Parents with opioids have children twice the risk of suicide attempts

Children whose parents have opioid recipes have the double risk of committing suicide, studies finds

  • Both opioid abuse and suicides among young people are on the rise in the US.
  • In the last decade, suicide attempts among young people and teenagers have increased by 25 percent
  • For girls, self-poisoning, often with pills, is the most common method
  • Research from University of Chicago Medical Center found that 0.14 percent of children whose parents did not use opioids wanted to commit suicide between 2010 and 2016
  • But the percentage doubled that – 0.36 percent – in children whose parents have prescriptions for the powerful pain killers

Children whose parents have opioids run the risk of committing suicide twice, a new study reveals.

High rates of suicide among young people and opioid abuse of all ages are teasing the US.

And access to lethal drugs is considered a top risk factor for suicide attempts and deliveries.

Although the term & # 39; means deadly & # 39; is often used to refer to firearms in the home, the new research from the University of Chicago Medical Center shows that a prescription for powerful drugs can also be a danger to children.

If their parents have prescription opioids at home, teenagers are twice as likely to commit suicide, a new study shows

If their parents have prescription opioids at home, teenagers are twice as likely to commit suicide, a new study shows

In the last decade, the number of children and teenagers considering suicide has increased by 25 percent and the percentage of 15-19 year olds who commit suicide has increased by 33 percent.

Families that have lost children to suicides and public health officials have made it clear that it is of the utmost importance for parents and teachers to do everything possible to limit the risks that children will injure themselves, and instead get help to get.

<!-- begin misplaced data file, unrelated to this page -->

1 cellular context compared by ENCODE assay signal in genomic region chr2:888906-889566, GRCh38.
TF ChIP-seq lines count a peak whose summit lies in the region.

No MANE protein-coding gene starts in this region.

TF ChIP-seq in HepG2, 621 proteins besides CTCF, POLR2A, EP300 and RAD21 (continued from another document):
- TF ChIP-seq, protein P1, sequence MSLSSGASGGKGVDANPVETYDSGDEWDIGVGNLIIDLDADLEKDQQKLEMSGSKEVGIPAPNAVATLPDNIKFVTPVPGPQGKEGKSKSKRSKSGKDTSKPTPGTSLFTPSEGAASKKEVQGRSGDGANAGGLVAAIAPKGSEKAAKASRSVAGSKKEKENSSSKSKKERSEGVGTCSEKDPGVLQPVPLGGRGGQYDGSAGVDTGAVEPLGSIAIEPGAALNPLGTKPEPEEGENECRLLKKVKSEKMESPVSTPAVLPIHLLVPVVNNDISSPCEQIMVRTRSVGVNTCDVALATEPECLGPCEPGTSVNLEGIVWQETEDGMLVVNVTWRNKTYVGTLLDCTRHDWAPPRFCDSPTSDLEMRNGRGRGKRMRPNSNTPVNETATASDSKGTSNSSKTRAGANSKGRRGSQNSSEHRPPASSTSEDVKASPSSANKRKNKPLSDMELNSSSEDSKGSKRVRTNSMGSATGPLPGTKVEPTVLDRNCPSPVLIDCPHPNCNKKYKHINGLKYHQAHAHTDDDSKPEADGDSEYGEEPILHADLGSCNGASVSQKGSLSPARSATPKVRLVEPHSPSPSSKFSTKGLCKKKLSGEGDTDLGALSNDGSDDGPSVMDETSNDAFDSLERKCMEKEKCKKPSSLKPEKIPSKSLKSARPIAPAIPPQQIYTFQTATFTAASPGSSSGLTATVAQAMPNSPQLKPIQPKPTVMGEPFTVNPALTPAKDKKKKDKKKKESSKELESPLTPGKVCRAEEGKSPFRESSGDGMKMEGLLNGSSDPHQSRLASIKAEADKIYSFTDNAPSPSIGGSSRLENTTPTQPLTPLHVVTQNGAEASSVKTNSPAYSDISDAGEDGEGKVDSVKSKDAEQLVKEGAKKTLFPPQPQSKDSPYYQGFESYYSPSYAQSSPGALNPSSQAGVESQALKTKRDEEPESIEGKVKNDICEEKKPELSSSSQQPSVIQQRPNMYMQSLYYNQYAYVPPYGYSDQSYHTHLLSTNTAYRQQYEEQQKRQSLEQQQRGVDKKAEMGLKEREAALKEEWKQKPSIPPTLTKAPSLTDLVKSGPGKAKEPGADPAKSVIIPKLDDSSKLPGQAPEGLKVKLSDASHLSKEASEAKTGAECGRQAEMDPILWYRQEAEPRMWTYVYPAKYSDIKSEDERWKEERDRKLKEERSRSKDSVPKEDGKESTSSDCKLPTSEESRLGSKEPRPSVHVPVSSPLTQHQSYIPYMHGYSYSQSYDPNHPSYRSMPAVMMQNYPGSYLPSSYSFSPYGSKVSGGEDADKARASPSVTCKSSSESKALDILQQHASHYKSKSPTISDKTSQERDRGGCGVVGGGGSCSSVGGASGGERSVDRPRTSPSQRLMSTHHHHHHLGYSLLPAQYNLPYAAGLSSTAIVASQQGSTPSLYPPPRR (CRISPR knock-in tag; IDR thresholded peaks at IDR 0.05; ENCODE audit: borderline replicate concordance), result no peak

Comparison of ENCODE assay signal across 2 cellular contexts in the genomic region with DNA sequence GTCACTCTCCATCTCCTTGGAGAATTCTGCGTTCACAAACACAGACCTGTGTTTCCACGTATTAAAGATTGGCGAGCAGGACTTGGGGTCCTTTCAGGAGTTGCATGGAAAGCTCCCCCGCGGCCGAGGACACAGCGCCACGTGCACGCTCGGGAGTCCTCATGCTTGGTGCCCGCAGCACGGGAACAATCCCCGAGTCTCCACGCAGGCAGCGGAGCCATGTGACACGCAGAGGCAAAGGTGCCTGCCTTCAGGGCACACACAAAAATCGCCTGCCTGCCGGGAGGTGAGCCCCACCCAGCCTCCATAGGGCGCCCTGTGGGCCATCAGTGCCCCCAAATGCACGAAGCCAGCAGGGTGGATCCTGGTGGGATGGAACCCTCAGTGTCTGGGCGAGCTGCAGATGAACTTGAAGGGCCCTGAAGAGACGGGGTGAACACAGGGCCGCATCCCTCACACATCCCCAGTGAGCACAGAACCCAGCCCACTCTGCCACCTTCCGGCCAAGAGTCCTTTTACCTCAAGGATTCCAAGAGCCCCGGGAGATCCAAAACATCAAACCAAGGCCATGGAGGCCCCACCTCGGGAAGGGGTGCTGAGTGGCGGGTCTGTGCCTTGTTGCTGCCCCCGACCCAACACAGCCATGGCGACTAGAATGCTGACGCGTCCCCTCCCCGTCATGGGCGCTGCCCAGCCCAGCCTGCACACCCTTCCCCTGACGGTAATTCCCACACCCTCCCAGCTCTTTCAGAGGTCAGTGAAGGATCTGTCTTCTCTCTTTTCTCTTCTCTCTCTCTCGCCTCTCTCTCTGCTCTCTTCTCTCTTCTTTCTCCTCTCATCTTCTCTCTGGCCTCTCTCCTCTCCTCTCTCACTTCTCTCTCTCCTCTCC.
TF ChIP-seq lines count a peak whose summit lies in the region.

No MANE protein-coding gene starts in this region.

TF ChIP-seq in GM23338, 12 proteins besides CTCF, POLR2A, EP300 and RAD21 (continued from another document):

But the signs that someone is suicidal – especially among young people – can be elusive to say the least.

In many cases, the best parents can do is leave the door open for their children to talk about what they feel and try to make their homes the safest places possible.

And that means carefully monitoring their recipes.

Self-poisoning – often with medication – is the most common method for suicide attempts chosen by women and girls.

Suicide attempts have always been more common in girls than in boys, but in recent years the gap in suicide deaths between the two sexes of young people has been closed.

Researchers say that the rates of young female suicides are at the expense of boys', because they choose more lethal drugs – such as asphyxiation, hanging weapons and guns – but poisoning, often with pills, remains the most common method.

And they can prove deadly to girls and boys.

Because children are rarely prescribed opioids themselves, the researchers at the University of Chicago Medical Center wondered whether access to the drugs through their parents could be a predictive factor in committing suicide attempts.

They analyzed data on more than 332,500 children in the US and distributed them by whose parents had opioid prescriptions or not.

More children – 184,142 – had parents who do use opioids, who can puncture the nervous system and breathe if they are taken in excess.

Only 212 or 0.14 percent of children whose parents did not use opioids tried to commit suicide between 2010 and 2016.

The number of suicide attempts was double that of the parents whose parents did have an opioid prescription.

Among those children, 678 or 0.37 percent tried to commit suicide in the same period.

That one factor – parental opioid use – was predictive of the risk of suicide attempts, regardless of the gender of children, and whether they or their parents had a history of depression, drug abuse or previous suicide attempt.

& # 39; The epidemics of adult opiate abuse and suicidal behavior in children appear to be interrelated, and the worrying rising trends in opiate and child suicide mortality may have common causes & # 39 ;, said co-author Dr David Brent, professor of UCMC psychiatry.

  • For confidential support in the United Kingdom call the Samaritans on 116123 or visit a local Samaritan branch, see www.samaritans.org for details.
  • For confidential support in the U.S. call the National Suicide Prevention Line at 1-800-273-8255
  • For confidential support in Australia call the Lifeline 24-hour crisis support on 13 11 14

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